Why/when should I choose Row level compression over Page compression?

  • VoldemarG

    Hall of Fame

    Points: 3670

    In what table design/scenarios should I prefer a Row level compression and not Page level?

    Like if we were to name one major advantage of one over another, and possibly one disadvantage of each compared to another, what would it be?

    In this amazingly helpful in many ways article I see that Update% and Scan/Select estimations as well as actual estimated space gains are the decisive factors:

    https://docs.microsoft.com/en-us/previous-versions/sql/sql-server-2008/dd894051(v=sql.100)

    HOWEVER, if we really are not concerned about a slight difference (between Row and Page compression) in space saving after table is compressed but also want to ensure that further Read and Write operations to this table will perform at least not worse than before compression then what type should I choose ? (to minimize risk of possible issues with performance after compression).

    Also, a sub-question: 

    after I compress  a 500-million-row table,  how can I un-compress it /rollback?  Are there any pitfalls involved in rolling back?

    ( I am doing a detailed POC on applying compression to several largest tables in our environment, those tables are huge and critical, and I want to make sure I am well prepared for the unexpected).  This will be the statement that I ll use to compress: (or do you suggest to do individual indexes instead of entire table? if yes then why would I want to do that?).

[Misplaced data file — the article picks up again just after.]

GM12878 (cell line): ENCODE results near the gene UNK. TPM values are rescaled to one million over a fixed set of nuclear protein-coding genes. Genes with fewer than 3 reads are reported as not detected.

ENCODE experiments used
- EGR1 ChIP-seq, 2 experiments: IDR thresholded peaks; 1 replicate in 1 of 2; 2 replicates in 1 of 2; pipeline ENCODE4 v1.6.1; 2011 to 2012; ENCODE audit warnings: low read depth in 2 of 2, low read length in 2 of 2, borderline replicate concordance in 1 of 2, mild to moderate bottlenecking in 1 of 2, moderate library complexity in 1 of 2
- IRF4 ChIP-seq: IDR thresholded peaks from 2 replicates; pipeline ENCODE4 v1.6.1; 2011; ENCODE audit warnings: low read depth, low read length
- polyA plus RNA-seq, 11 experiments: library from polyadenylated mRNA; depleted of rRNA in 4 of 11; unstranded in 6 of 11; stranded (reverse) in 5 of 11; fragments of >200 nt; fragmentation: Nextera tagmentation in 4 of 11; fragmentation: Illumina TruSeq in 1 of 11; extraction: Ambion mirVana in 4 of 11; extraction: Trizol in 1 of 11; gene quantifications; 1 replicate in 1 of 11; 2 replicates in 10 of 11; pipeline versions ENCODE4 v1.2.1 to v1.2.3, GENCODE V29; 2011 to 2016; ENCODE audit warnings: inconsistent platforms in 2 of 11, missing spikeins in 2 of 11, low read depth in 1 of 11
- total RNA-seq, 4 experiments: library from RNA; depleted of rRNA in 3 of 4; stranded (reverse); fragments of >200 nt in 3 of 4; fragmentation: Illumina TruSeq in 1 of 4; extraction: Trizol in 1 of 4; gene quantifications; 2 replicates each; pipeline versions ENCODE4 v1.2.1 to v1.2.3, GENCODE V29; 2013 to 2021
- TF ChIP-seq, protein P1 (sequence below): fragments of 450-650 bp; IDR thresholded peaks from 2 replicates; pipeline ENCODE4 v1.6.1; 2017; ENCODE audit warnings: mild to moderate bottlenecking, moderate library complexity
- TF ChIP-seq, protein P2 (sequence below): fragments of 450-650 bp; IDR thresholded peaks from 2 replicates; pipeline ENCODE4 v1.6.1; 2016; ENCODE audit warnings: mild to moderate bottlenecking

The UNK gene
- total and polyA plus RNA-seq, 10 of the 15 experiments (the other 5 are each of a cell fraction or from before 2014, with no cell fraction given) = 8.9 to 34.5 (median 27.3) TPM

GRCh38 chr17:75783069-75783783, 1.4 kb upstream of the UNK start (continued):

ALTER TABLE My2TBTable_1  REBUILD PARTITION = ALL  WITH (DATA_COMPRESSION = PAGE);

    THANK YOU!

    Voldemar likes to play CHESS (and IS good at it!)

  • frederico_fonseca

    SSChampion

    Points: 14684

    That link contains enough information to guide you on which one to chose - other than that it is TEST TEST TEST and pick the one that performs better for your workload.

    to remove compression - rebuild all again without the compression clause. do note that in both cases log file will GROW a lot and so will data file.

    compress both DATA and Indexes - the command you gave only compresses the table (and its clustered index if it has one as it is the same).

    on my shop the majority of critical databases are page compressed (exception of CRM as not supported by the vendor - but if it had it it would perform a lot better)

  • Steve Jones - SSC Editor

    SSC Guru

    Points: 719720

    Have you run the estimate procedure?

    I haven't seen many people saw they do row without page, but I'm sure some have done this. What I'd really do is not compress your table as a POC, but make a copy of it temporarily, including all indexes. Storage is relatively cheap here, and you don't want to get into trouble. Then compress the copy with row, do a live comparison with the original and the repeat with page. That might help you understand  for your data, what happens. You can then drop these quickly without uncompressing them (truncate the tables, then drop).

    As Frederico mentioned, the log will grow, so check that. Be sure you compare table+indexes.

  • VoldemarG

    Hall of Fame

    Points: 3670

    How else can I compress DATA?  You mean COMPRESS function?

    or What do you mean by this:

    <<Compess both DATA and Indexes - the command you gave only compresses the table (and its clustered index if it has one as it is the same).>>

    Voldemar likes to play CHESS (and IS good at it!)

  • coolchaitu

    SSChampion

    Points: 10276